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# In a certain game played with red chips and blue chips, each

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Manager
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In a certain game played with red chips and blue chips, each [#permalink]

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28 Jan 2007, 08:44
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In a certain game played with red chips and blue chips, each red chip has a point value of X and each blue chip has a point value of Y, where X>Y and X and Y are positive integers. If a player has 5 red chips and 3 blue chips, what is the average (arithmetic mean ) point value of the 8 chips that the player has?
(1) The average point value of one red chip and one blue chip is 5.
(2) The average point value of the 8 chips that the player has is an integer

Statement (1) ALONE is sufficient, but statement (2) alone is not sufficient
Statement (2) ALONE is sufficient, but statement (1) alone is not sufficient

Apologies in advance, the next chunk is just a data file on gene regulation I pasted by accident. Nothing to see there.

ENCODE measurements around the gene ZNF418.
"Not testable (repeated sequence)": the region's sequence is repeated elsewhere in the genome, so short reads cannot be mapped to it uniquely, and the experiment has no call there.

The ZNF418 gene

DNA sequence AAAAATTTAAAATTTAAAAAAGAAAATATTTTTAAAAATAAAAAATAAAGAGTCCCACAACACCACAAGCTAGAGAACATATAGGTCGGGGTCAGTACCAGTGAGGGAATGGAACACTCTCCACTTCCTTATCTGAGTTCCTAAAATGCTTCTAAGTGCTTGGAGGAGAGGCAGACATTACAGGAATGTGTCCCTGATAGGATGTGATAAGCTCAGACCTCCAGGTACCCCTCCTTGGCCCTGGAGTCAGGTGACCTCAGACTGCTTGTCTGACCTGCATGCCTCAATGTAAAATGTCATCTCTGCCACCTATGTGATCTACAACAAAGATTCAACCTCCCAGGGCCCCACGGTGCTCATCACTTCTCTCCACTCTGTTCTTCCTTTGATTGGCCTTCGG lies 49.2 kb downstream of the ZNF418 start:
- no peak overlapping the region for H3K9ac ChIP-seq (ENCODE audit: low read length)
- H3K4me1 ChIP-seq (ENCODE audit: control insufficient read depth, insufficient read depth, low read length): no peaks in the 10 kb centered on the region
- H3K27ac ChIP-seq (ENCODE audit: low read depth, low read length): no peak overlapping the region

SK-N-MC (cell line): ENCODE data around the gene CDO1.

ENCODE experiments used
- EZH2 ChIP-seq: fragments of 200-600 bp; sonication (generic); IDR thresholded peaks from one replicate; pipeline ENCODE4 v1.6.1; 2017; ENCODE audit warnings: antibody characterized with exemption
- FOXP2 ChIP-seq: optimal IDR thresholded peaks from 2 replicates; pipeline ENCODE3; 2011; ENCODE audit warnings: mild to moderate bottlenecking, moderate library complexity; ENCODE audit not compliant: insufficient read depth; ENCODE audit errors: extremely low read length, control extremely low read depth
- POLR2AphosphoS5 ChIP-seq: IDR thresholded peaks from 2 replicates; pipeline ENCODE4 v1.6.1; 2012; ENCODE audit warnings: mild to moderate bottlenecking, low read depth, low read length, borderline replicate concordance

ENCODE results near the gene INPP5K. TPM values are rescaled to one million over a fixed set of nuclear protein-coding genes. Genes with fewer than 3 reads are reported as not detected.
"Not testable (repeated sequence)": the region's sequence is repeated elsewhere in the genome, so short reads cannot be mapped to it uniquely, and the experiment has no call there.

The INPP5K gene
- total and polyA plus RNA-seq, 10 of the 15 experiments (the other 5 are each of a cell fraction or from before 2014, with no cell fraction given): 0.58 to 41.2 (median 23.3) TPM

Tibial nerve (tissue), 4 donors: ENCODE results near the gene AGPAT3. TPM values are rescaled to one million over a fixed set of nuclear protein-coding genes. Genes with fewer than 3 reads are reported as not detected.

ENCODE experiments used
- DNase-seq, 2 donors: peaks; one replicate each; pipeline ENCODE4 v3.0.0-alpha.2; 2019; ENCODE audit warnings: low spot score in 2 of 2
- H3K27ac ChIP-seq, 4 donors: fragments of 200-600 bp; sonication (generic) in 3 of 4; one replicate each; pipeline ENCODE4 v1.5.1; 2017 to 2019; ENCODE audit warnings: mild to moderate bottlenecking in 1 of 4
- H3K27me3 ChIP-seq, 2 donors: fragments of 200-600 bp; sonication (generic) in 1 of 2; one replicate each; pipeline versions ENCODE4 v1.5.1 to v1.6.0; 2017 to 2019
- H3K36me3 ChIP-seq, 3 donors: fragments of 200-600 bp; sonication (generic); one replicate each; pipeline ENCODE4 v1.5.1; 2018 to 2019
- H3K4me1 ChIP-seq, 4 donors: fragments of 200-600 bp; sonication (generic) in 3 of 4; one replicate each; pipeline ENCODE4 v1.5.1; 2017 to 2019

BOTH statements TOGETHER are sufficient, but NEITHER statement ALONE
is sufficient.
EACH statement ALONE is sufficient
Statements (1) and (2) TOGETHER are NOT sufficient
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Senior Manager
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28 Jan 2007, 09:04
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that's a tricky one

quite easy to see that either alone is insufficient. let's see why both is sufficient.
from st1 we know that X+Y=10 and since X>Y>0 then 10>X>5

we need to know what is Z=5X+3Y

from st.1 we know that 3X+3Y is 30. so what is 2X?
2X is between 10 and 20 so Z is between 40 and 50

now st2 comes to the play. the average is an integer. since the average is Z/8 this means that Z must be a multiple of 8. there is only 1 such multiple between 40 and 50 (that's 48) which means that Z=48 and the required average is 6.

hence both statements are sufficient.

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28 Jan 2007, 23:33
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Agree with C
(1) The average point value of one red chip and one blue chip is 5.
X+Y=10
possible combinations X>Y
6+4
7+3
8+2
9+1 insuff
(2) The average point value of the 8 chips that the player has is an integer
alone is insuff
Combining both statements
X+Y=10 -->X=10-Y
{5(10-Y)+3Y}/8=integer
(50-2Y)/8=integer from 1st we have y=4,3,2,1
pick up numbers only Y=1 holds the equation
So C it is
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28 Jan 2007, 23:33
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